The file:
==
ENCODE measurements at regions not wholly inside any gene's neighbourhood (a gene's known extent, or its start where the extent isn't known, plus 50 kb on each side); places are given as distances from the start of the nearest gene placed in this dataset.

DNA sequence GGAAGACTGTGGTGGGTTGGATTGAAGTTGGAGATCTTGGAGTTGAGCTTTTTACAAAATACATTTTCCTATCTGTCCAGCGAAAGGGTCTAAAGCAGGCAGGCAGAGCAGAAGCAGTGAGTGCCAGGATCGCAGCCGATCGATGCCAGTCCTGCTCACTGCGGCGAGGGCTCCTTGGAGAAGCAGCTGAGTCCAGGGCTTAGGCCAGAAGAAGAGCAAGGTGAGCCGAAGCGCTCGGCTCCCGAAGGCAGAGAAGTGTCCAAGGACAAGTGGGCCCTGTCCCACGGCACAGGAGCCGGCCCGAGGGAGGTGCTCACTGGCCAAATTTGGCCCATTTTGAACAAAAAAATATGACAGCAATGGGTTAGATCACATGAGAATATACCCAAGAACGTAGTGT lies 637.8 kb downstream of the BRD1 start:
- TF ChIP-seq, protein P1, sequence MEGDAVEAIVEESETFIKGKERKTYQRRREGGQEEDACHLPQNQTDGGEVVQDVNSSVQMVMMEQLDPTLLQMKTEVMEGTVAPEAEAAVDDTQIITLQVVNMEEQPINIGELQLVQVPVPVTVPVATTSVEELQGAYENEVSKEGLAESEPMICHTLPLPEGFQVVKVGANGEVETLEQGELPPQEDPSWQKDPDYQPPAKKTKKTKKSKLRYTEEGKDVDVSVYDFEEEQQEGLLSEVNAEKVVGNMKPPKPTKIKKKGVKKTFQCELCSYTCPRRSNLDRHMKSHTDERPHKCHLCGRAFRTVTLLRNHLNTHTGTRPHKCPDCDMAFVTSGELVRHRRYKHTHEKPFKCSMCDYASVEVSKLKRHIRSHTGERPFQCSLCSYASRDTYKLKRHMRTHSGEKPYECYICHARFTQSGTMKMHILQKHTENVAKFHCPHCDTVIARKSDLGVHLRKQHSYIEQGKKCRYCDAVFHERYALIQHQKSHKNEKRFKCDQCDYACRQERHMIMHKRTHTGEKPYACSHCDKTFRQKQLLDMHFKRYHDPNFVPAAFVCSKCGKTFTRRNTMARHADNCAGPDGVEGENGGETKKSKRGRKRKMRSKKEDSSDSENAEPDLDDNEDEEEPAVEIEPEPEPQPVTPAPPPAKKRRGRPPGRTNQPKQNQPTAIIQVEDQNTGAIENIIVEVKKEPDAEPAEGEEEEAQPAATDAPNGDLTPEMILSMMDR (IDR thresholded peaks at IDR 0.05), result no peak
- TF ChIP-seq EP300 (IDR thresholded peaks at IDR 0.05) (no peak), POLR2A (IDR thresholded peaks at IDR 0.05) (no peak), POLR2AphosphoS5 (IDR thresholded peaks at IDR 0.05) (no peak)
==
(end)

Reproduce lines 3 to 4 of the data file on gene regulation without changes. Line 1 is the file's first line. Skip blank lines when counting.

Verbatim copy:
- TF ChIP-seq, protein P1, sequence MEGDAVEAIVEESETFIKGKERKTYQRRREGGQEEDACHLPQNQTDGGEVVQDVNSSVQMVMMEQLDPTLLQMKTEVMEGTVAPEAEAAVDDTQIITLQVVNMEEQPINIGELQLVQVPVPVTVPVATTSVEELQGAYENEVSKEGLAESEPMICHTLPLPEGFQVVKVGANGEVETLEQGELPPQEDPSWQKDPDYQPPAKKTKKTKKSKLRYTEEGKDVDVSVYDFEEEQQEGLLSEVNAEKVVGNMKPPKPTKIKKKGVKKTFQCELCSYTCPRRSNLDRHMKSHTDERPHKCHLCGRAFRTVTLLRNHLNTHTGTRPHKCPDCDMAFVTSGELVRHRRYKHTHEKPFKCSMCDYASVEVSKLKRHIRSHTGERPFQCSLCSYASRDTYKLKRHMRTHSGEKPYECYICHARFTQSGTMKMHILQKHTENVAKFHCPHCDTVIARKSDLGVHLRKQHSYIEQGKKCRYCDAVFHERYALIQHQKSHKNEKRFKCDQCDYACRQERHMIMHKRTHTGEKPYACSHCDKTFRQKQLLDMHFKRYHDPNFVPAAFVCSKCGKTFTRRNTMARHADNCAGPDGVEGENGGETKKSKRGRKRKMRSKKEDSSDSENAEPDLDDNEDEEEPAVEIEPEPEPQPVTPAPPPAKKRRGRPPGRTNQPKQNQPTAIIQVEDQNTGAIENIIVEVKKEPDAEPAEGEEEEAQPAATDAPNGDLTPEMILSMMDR (IDR thresholded peaks at IDR 0.05), result no peak
- TF ChIP-seq EP300 (IDR thresholded peaks at IDR 0.05) (no peak), POLR2A (IDR thresholded peaks at IDR 0.05) (no peak), POLR2AphosphoS5 (IDR thresholded peaks at IDR 0.05) (no peak)